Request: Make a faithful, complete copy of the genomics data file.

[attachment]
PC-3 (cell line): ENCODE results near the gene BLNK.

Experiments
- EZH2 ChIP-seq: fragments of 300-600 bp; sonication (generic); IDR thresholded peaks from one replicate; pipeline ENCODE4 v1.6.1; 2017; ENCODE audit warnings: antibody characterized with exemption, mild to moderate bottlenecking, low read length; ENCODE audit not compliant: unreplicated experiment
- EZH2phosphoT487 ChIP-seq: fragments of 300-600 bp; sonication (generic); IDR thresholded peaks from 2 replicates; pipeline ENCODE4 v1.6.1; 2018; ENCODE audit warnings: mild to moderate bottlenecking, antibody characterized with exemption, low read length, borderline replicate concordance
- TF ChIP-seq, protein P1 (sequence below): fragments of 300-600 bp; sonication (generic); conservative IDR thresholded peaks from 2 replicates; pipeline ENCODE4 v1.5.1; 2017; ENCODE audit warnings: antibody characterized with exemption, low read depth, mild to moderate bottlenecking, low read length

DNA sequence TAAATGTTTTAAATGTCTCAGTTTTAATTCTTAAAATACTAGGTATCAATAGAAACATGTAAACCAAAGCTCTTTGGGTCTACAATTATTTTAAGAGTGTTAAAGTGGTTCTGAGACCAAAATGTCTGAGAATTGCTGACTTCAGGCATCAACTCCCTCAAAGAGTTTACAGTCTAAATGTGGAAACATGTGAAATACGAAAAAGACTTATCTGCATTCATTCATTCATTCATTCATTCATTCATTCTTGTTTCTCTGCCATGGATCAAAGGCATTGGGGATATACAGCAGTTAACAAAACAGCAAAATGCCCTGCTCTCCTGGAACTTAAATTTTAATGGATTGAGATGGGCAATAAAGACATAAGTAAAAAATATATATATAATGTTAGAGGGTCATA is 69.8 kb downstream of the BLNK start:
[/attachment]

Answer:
PC-3 (cell line): ENCODE results near the gene BLNK.

Experiments
- EZH2 ChIP-seq: fragments of 300-600 bp; sonication (generic); IDR thresholded peaks from one replicate; pipeline ENCODE4 v1.6.1; 2017; ENCODE audit warnings: antibody characterized with exemption, mild to moderate bottlenecking, low read length; ENCODE audit not compliant: unreplicated experiment
- EZH2phosphoT487 ChIP-seq: fragments of 300-600 bp; sonication (generic); IDR thresholded peaks from 2 replicates; pipeline ENCODE4 v1.6.1; 2018; ENCODE audit warnings: mild to moderate bottlenecking, antibody characterized with exemption, low read length, borderline replicate concordance
- TF ChIP-seq, protein P1 (sequence below): fragments of 300-600 bp; sonication (generic); conservative IDR thresholded peaks from 2 replicates; pipeline ENCODE4 v1.5.1; 2017; ENCODE audit warnings: antibody characterized with exemption, low read depth, mild to moderate bottlenecking, low read length

DNA sequence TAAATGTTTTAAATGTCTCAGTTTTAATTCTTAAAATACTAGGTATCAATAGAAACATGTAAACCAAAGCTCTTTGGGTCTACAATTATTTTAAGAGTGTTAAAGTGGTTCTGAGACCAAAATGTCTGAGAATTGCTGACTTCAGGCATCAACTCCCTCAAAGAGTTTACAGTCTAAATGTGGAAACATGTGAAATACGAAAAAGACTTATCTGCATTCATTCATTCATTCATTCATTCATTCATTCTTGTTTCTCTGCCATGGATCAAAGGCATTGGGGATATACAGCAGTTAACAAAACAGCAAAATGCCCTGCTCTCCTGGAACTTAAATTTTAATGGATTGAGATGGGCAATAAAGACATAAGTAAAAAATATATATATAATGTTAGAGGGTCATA is 69.8 kb downstream of the BLNK start: